Endometriosis and Infertility:
Endometriosis is a benign disorder where the tissue which constitutes the uterus lining grows outside the uterus and affects other organs. Usually these organs are the ovaries, fallopian tubes and tissues which surround the area outside the uterus. Other sites for growth can include the vagina, cervix, vulva, bowel, bladder or rectum.
It affects 10–15% of all women in their reproductive age. Among those affected, 40-60% suffer from dysmenorrhoea (normal menstruation that happens to be painful) and 20–30% suffer from sub fertility (any form of reduced fertility with prolonged time of unwanted non-conception). According to published data endometriosis represents ~176 million affected women worldwide. Focus on the prevalence of endometriosis in the Indian population at present is quite high due to multiple cases of infertility reported involving endometriosis. The age group affected in the Indian cohort was 23-40 years.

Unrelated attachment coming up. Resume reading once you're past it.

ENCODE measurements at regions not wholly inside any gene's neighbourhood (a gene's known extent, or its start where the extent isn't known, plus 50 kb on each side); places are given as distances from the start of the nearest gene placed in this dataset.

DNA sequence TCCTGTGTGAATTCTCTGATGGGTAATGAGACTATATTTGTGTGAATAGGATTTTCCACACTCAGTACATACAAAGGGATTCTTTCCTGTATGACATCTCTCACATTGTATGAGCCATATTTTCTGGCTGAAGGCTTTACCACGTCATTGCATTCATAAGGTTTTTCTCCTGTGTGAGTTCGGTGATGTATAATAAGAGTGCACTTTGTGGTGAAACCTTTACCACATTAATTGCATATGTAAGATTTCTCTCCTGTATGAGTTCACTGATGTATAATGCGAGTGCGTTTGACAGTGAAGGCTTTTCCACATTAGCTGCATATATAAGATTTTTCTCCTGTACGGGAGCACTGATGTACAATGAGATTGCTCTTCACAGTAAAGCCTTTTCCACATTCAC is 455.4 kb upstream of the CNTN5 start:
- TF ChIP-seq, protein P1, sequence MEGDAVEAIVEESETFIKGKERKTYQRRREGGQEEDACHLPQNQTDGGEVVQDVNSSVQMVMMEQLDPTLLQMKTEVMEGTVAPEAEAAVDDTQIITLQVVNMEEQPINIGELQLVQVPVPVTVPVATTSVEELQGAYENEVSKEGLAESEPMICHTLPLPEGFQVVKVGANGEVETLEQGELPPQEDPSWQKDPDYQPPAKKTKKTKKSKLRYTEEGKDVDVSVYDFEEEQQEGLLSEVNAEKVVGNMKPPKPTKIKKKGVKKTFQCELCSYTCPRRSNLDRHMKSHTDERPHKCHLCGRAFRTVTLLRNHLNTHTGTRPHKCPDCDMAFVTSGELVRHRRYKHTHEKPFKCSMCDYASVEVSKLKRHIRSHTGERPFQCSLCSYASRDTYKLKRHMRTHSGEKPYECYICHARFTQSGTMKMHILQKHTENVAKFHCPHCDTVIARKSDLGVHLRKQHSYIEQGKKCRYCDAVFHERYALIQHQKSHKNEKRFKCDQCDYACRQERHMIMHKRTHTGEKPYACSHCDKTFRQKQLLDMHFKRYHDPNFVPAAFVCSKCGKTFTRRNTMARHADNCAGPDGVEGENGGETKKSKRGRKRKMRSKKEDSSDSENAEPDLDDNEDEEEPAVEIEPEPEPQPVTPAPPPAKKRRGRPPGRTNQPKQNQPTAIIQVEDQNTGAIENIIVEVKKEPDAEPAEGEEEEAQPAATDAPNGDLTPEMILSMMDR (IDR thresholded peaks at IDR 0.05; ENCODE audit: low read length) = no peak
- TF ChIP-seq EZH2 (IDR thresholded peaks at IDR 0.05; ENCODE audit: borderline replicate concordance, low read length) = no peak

Types of endometriosis:
Peritoneal endometriosis: Peritoneal endometriosis is a particular form of the disease that is strongly associated with pain and pelvic symptoms such as dysmenorrhea, deep dyspareunia, chronic pelvic pain and painful defecation.
Recto-vaginal endometriosis: Recto-vaginal endometriosis (RVE) is one of the most severe forms of endometriosis. Although medicinal treatments for RVE are available, they are often ineffective or only temporarily effective in controlling the associated symptoms.
Ovarian endometriosis: Ovarian endometriosis is an indicator of the presence of more severe pelvic and intestinal disease.
Stages in Endometriosis:
These stages are classified according to the revised American Fertility Society (AFS) endometriosis classification system:
Stage 1: Minimal
Minimal endometriosis comprises small lesions or wounds and shallow endometrial implants on the ovary. There may also be inflammation in or around the pelvic cavity.
Stage 2: Mild
Mild endometriosis involves light lesions and shallow implants on the ovary and the pelvic lining.
Stage 3: Moderate
Moderate endometriosis involves deep implants on the ovary and pelvic lining. There can also be additional lesions.
Stage 4: Severe